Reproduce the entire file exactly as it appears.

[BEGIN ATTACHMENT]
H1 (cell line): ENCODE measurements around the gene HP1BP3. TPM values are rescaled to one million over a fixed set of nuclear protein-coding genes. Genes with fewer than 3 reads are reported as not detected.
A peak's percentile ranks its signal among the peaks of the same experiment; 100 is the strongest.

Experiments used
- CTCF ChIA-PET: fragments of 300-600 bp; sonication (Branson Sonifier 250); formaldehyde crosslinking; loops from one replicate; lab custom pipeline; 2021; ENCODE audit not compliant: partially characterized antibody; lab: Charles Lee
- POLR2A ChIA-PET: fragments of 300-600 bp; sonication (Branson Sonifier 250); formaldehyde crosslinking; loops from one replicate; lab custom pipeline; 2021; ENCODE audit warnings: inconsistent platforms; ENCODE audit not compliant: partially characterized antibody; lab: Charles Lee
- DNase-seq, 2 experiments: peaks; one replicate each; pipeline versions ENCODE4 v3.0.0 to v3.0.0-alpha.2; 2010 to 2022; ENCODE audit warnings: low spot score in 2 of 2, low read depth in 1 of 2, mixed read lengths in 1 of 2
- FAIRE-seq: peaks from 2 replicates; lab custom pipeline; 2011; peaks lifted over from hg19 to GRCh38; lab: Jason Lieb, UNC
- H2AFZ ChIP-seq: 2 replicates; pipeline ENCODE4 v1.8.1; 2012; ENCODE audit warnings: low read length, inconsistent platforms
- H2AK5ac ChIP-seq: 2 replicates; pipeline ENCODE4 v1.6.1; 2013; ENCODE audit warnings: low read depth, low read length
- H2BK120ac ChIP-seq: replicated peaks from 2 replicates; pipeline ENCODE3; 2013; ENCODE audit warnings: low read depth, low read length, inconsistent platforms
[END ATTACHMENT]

H1 (cell line): ENCODE measurements around the gene HP1BP3. TPM values are rescaled to one million over a fixed set of nuclear protein-coding genes. Genes with fewer than 3 reads are reported as not detected.
A peak's percentile ranks its signal among the peaks of the same experiment; 100 is the strongest.

Experiments used
- CTCF ChIA-PET: fragments of 300-600 bp; sonication (Branson Sonifier 250); formaldehyde crosslinking; loops from one replicate; lab custom pipeline; 2021; ENCODE audit not compliant: partially characterized antibody; lab: Charles Lee
- POLR2A ChIA-PET: fragments of 300-600 bp; sonication (Branson Sonifier 250); formaldehyde crosslinking; loops from one replicate; lab custom pipeline; 2021; ENCODE audit warnings: inconsistent platforms; ENCODE audit not compliant: partially characterized antibody; lab: Charles Lee
- DNase-seq, 2 experiments: peaks; one replicate each; pipeline versions ENCODE4 v3.0.0 to v3.0.0-alpha.2; 2010 to 2022; ENCODE audit warnings: low spot score in 2 of 2, low read depth in 1 of 2, mixed read lengths in 1 of 2
- FAIRE-seq: peaks from 2 replicates; lab custom pipeline; 2011; peaks lifted over from hg19 to GRCh38; lab: Jason Lieb, UNC
- H2AFZ ChIP-seq: 2 replicates; pipeline ENCODE4 v1.8.1; 2012; ENCODE audit warnings: low read length, inconsistent platforms
- H2AK5ac ChIP-seq: 2 replicates; pipeline ENCODE4 v1.6.1; 2013; ENCODE audit warnings: low read depth, low read length
- H2BK120ac ChIP-seq: replicated peaks from 2 replicates; pipeline ENCODE3; 2013; ENCODE audit warnings: low read depth, low read length, inconsistent platforms